Belonging / Wholeness
September 2016 Graduate Meeting

Videos for this meeting:
Gateways to Remembrance by Tara Brach [20 min]
Sanctuary (6 min excerpt) by Jack Kornfield [6 min]

In Gateways to Remembrance, Tara Brach suggests that what is often the most important thing near life's end, feeling connected to others, is also the most important thing during the whole of our lives, but that we sometimes forget that. She says that "the treasure we seek is closer than we imagined", and that "it's in the field of relationship that the magic happens". In Sanctuary, Jack Kornfield tells a wonderful story of the spontaneous and surprising emergence of cross-species community initiated by a chimpanzee.


    ... circles of trust ... are a rare form of community - one that supports rather than supplants the individual quest for integrity. That is rooted in two basic beliefs:
    First, we all have an inner teacher whose guidance is more reliable than anything we can get from a doctrine, ideology, collective belief system, institution, or leader.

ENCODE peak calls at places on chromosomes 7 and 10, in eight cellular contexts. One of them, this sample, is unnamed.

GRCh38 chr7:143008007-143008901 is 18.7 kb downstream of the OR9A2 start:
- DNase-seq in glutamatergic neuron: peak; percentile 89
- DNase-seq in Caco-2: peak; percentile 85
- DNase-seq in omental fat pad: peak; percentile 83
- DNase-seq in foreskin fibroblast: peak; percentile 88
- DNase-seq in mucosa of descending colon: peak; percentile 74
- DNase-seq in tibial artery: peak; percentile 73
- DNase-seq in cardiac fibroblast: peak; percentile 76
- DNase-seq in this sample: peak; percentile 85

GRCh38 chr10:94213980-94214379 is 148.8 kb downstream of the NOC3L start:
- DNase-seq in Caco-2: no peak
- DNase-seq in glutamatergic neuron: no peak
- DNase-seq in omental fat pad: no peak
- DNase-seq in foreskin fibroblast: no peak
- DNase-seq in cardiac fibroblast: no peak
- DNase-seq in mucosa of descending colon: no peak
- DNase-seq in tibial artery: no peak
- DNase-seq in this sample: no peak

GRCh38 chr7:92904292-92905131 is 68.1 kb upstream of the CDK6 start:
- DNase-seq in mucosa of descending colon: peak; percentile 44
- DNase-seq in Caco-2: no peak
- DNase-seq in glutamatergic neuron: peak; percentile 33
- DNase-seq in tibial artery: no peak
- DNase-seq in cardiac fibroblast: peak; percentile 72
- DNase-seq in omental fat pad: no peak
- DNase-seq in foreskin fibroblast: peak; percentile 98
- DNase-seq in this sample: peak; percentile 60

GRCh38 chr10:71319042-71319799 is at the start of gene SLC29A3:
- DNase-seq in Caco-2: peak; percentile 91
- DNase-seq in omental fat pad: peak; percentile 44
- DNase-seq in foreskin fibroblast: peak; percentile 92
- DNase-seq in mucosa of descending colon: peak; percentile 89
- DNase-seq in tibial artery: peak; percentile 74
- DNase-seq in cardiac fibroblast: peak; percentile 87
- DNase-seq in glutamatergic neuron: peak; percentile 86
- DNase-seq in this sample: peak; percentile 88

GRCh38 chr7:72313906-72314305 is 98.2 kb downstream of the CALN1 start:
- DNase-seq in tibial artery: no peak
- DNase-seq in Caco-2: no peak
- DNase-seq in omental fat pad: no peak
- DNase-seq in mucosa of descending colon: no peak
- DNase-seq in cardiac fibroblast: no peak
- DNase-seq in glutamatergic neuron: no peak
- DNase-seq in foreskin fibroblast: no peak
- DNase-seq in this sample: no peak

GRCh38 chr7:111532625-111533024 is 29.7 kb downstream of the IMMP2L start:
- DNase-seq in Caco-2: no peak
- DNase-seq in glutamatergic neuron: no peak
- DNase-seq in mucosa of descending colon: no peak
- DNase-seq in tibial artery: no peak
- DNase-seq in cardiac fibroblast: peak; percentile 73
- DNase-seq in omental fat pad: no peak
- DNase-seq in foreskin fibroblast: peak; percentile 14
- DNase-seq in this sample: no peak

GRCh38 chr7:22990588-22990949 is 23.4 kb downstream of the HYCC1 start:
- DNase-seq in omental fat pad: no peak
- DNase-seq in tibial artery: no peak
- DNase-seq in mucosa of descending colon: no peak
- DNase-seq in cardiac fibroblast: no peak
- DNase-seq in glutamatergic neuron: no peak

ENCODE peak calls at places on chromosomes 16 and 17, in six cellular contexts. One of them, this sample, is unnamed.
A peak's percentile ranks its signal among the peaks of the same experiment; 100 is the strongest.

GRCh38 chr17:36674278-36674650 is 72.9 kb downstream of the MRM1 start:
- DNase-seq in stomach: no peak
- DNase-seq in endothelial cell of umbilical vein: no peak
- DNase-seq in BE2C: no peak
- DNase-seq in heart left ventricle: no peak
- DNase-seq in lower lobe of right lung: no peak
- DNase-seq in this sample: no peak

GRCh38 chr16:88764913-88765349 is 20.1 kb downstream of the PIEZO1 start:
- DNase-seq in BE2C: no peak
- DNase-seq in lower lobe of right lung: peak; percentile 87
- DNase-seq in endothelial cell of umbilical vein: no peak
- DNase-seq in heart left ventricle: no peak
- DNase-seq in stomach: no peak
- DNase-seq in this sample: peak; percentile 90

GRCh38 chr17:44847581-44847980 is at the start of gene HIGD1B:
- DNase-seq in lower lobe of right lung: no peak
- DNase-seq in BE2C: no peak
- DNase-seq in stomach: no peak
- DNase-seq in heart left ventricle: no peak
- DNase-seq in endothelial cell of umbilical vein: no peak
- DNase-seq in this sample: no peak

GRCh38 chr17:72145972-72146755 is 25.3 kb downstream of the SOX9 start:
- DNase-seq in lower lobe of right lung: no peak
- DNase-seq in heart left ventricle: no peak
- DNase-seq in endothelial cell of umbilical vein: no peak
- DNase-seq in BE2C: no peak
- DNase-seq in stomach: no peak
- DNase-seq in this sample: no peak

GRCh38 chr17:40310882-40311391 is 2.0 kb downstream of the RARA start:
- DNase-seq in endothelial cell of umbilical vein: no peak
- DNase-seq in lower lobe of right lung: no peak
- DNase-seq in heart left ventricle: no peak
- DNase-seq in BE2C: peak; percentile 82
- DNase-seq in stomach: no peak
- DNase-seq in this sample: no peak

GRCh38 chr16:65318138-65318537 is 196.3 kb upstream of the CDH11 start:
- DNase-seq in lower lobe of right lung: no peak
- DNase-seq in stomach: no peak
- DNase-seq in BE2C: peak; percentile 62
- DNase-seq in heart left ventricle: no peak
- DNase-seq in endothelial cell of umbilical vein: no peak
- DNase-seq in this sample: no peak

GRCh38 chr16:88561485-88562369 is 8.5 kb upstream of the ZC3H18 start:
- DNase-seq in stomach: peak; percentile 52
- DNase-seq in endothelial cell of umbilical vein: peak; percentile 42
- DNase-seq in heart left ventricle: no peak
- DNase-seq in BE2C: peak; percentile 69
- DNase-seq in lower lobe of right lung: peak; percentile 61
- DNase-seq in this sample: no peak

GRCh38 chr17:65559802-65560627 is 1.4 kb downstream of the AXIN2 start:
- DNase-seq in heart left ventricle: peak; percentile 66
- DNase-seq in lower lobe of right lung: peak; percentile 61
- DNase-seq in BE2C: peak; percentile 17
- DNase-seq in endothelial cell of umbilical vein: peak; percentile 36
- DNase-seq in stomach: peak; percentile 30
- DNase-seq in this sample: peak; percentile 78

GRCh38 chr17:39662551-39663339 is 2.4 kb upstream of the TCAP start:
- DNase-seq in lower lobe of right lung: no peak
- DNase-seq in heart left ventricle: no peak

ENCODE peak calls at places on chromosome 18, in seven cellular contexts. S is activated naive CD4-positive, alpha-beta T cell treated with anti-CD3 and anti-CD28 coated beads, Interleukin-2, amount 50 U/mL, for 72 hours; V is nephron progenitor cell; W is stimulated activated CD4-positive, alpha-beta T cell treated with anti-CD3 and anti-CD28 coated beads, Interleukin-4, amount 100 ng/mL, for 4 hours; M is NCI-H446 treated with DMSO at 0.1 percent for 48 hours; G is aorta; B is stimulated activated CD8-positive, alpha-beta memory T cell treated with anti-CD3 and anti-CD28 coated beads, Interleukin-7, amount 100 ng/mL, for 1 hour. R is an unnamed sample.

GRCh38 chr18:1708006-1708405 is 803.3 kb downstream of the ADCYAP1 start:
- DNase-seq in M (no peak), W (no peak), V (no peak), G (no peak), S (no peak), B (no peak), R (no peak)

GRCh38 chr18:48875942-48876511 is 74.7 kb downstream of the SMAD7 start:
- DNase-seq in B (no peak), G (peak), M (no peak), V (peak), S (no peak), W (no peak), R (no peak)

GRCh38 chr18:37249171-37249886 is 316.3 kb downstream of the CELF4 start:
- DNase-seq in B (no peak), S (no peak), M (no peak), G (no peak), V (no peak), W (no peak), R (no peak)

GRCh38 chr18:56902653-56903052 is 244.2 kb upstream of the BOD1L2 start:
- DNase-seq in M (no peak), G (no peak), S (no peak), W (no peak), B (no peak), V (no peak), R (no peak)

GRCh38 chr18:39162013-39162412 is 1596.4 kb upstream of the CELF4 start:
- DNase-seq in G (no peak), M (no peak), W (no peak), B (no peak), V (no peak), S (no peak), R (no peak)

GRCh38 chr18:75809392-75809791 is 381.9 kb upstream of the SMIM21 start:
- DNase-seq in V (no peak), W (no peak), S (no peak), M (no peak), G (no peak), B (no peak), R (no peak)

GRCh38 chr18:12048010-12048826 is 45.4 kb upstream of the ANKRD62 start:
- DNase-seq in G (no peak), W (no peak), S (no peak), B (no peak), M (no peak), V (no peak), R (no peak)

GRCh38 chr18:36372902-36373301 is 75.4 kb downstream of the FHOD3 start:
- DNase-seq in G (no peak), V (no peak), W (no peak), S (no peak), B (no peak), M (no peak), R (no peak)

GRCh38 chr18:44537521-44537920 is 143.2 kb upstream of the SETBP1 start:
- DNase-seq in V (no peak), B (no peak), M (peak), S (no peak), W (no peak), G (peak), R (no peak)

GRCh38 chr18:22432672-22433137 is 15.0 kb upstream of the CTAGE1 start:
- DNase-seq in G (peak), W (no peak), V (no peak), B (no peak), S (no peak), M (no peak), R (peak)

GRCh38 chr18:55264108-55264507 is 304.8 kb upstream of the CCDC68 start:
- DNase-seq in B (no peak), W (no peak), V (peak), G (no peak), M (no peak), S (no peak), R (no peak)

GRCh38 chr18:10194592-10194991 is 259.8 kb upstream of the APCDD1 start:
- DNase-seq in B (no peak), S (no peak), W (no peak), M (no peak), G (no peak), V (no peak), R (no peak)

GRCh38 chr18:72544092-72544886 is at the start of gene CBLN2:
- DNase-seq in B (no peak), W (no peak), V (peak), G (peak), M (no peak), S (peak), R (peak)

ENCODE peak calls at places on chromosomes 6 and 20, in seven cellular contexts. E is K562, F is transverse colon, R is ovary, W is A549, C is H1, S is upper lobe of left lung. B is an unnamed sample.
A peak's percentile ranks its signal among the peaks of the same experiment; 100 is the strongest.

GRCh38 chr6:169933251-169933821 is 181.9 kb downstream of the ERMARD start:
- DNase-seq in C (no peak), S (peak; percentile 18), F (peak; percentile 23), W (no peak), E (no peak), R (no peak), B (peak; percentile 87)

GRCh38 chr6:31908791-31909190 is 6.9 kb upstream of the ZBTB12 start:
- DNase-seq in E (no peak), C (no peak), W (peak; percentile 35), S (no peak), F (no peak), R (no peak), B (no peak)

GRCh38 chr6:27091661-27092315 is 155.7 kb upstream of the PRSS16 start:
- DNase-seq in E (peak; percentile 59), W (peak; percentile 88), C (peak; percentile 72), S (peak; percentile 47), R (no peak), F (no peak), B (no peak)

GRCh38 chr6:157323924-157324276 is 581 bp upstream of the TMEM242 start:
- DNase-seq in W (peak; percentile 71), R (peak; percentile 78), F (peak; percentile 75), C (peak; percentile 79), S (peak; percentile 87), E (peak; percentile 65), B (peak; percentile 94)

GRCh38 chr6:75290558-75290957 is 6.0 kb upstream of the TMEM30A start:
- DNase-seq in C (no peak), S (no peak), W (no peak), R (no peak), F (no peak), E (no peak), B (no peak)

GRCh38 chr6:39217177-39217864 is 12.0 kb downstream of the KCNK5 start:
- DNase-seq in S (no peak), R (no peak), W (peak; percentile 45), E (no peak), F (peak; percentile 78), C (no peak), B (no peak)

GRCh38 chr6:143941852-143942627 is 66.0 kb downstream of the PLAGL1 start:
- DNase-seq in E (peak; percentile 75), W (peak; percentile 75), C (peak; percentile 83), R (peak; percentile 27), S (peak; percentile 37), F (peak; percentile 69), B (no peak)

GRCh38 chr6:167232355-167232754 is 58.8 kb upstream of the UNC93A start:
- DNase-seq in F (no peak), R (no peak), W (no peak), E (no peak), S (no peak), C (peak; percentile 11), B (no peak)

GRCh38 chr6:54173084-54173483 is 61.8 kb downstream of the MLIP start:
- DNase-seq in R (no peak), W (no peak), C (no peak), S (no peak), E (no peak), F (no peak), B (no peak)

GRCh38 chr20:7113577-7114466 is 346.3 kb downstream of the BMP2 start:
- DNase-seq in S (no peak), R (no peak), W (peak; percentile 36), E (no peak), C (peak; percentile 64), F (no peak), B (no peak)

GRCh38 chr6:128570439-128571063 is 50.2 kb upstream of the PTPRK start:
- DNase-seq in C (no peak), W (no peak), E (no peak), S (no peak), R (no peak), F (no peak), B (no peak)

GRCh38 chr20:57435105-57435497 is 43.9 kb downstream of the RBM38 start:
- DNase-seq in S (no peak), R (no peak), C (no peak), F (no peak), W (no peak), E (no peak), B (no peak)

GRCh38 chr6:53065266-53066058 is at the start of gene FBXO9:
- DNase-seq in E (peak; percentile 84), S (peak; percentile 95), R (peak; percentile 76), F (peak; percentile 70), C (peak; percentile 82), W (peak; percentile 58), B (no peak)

Second, we all need other people to invite, amplify, and help us discern the inner teacher's voice for at least three reasons:
    The journey toward inner truth is too taxing to be made solo: lacking support, the solitary traveler soon becomes weary or fearful and is likely to quit the road.
    The path is too deeply hidden to be traveled without company: finding our way involves clues that are subtle and sometimes misleading, requiring the kind of discernment that can happen only in dialogue.
    The destination is too daunting to be achieved alone: we need community to find the courage to venture into the alien lands to which the inner teacher may call us.
           - from A Hidden Wholeness: The Journey Toward an Undivided Life by Parker Palmer

    Anyone who has been part of an inspired demonstration, such as a protest against nuclear weapons or a candlelight walk for women's rights, knows the exhilaration of being part of something larger than oneself, united with others for a cause. Even baking whole wheat rolls in a shelter kitchen or organizing an office to recycle its computer paper, people have experienced the satisfaction that comes from being part of community working for change. This basic sharing of space and purpose can remind us of the simple truth that we are all members of the world community, here to help one another on our common journey home.